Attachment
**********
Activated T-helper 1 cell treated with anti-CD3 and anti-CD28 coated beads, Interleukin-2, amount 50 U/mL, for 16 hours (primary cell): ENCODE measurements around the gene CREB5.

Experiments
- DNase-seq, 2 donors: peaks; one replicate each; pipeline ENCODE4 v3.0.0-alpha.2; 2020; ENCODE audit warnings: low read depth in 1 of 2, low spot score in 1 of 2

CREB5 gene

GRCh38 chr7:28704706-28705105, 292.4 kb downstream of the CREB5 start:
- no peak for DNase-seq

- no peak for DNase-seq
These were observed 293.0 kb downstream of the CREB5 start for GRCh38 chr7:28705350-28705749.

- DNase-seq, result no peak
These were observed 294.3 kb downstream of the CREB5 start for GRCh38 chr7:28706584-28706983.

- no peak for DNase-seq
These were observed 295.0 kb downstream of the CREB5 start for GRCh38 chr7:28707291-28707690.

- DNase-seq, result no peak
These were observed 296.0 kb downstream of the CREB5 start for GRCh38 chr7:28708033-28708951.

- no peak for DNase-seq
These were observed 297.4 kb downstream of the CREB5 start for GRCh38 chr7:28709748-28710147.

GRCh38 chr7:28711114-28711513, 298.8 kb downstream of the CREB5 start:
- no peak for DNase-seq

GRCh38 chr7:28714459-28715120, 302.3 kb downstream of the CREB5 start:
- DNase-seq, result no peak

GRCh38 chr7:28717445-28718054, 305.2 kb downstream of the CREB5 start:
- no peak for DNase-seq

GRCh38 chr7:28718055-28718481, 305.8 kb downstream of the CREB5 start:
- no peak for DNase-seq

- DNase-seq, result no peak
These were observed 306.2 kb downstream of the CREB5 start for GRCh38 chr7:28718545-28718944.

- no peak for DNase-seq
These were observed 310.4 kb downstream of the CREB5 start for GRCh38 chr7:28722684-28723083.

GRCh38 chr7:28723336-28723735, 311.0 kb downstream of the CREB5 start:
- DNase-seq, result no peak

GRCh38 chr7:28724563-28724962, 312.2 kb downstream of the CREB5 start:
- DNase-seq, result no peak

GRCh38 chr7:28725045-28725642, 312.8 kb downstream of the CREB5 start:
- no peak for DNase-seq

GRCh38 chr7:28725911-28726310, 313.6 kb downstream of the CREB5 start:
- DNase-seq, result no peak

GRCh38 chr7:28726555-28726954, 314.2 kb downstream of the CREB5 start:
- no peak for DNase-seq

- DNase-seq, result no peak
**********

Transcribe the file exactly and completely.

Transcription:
Activated T-helper 1 cell treated with anti-CD3 and anti-CD28 coated beads, Interleukin-2, amount 50 U/mL, for 16 hours (primary cell): ENCODE measurements around the gene CREB5.

Experiments
- DNase-seq, 2 donors: peaks; one replicate each; pipeline ENCODE4 v3.0.0-alpha.2; 2020; ENCODE audit warnings: low read depth in 1 of 2, low spot score in 1 of 2

CREB5 gene

GRCh38 chr7:28704706-28705105, 292.4 kb downstream of the CREB5 start:
- no peak for DNase-seq

- no peak for DNase-seq
These were observed 293.0 kb downstream of the CREB5 start for GRCh38 chr7:28705350-28705749.

- DNase-seq, result no peak
These were observed 294.3 kb downstream of the CREB5 start for GRCh38 chr7:28706584-28706983.

- no peak for DNase-seq
These were observed 295.0 kb downstream of the CREB5 start for GRCh38 chr7:28707291-28707690.

- DNase-seq, result no peak
These were observed 296.0 kb downstream of the CREB5 start for GRCh38 chr7:28708033-28708951.

- no peak for DNase-seq
These were observed 297.4 kb downstream of the CREB5 start for GRCh38 chr7:28709748-28710147.

GRCh38 chr7:28711114-28711513, 298.8 kb downstream of the CREB5 start:
- no peak for DNase-seq

GRCh38 chr7:28714459-28715120, 302.3 kb downstream of the CREB5 start:
- DNase-seq, result no peak

GRCh38 chr7:28717445-28718054, 305.2 kb downstream of the CREB5 start:
- no peak for DNase-seq

GRCh38 chr7:28718055-28718481, 305.8 kb downstream of the CREB5 start:
- no peak for DNase-seq

- DNase-seq, result no peak
These were observed 306.2 kb downstream of the CREB5 start for GRCh38 chr7:28718545-28718944.

- no peak for DNase-seq
These were observed 310.4 kb downstream of the CREB5 start for GRCh38 chr7:28722684-28723083.

GRCh38 chr7:28723336-28723735, 311.0 kb downstream of the CREB5 start:
- DNase-seq, result no peak

GRCh38 chr7:28724563-28724962, 312.2 kb downstream of the CREB5 start:
- DNase-seq, result no peak

GRCh38 chr7:28725045-28725642, 312.8 kb downstream of the CREB5 start:
- no peak for DNase-seq

GRCh38 chr7:28725911-28726310, 313.6 kb downstream of the CREB5 start:
- DNase-seq, result no peak

GRCh38 chr7:28726555-28726954, 314.2 kb downstream of the CREB5 start:
- no peak for DNase-seq

- DNase-seq, result no peak